BMW to Halt Three German Plants Because of Ash Cloud

Bayerische Motoren Werke AG factory in Dingolfing
A Bayerische Motoren Werke AG employee performs the final quality control check on a 5-series automobile at the company's factory in Dingolfing, Germany, on March 15, 2010. Photographer: Guenter Schiffmann/Bloomberg

Bayerische Motoren Werke AG, the world’s largest maker of luxury cars, will temporarily stop production at three German factories due to a supply shortage caused by the volcanic ash cloud over Europe.

The carmaker will halt its plant in Dingolfing, which produces 5- and 7-Series vehicles, starting with the late shift today, Mathias Schmidt, a spokesman for the manufacturer said in a telephone interview. A plant in Munich, which assembles the 3-Series, and a facility in Regensburg, where 1-Series and Z4 models are produced, will stop production starting tomorrow.

BMW aims to restart production for all three plants on April 23, he said. The temporary production shutdown, caused by a shortage of interior and electronic parts which are normally delivered by air, will delay production of about 7,000 vehicles. No plants outside Germany have been affected, Schmidt said.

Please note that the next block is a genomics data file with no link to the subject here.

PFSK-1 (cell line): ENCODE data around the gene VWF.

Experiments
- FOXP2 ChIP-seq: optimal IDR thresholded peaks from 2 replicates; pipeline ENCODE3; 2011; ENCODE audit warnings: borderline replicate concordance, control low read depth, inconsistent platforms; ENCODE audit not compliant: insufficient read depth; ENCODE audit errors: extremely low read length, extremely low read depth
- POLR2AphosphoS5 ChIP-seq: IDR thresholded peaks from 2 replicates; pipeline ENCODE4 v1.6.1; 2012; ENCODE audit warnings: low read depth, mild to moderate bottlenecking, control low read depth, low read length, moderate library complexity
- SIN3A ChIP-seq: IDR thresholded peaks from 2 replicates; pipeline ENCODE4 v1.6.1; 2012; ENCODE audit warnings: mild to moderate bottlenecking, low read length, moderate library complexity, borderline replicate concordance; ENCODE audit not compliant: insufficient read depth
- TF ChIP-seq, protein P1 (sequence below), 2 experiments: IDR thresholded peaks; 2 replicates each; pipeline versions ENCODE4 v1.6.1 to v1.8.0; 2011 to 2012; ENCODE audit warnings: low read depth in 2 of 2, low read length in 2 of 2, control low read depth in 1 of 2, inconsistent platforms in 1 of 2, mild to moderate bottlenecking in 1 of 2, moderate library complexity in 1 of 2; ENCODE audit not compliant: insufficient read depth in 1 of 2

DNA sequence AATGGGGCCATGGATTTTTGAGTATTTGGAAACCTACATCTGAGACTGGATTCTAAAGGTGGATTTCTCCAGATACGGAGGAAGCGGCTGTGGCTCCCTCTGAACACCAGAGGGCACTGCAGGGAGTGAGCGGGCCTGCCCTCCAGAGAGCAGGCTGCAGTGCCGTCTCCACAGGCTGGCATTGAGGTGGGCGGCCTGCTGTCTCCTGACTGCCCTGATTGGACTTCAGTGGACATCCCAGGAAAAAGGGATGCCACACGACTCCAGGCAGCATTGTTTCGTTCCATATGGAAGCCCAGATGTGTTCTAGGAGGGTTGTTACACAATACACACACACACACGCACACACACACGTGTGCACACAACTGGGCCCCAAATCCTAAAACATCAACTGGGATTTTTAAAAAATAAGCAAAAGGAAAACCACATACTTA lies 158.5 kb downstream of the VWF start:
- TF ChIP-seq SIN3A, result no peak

The flight ban, introduced after the Eyjafjallajökull volcano erupted on April 14, has led to the cancellation of 81,000 flights and is costing carriers as much as $300 million a day in lost revenue, the International Air Transport Association said. With planes out of position and airlines concentrating on repatriating stranded passengers, the restoration of full timetables may take six days, the industry group estimates.

Daimler AG, the maker of Mercedes-Benz cars and trucks, may face isolated logistic and supply disruptions starting tomorrow if European airspace remains closed, Ute von Vellberg, a spokeswoman for the Stuttgart, Germany-based company said.

BMW, based in Munich, is in talks with unions about making up for the production shortfall and aims to ensure customer deliveries aren’t delayed, Schmidt said.

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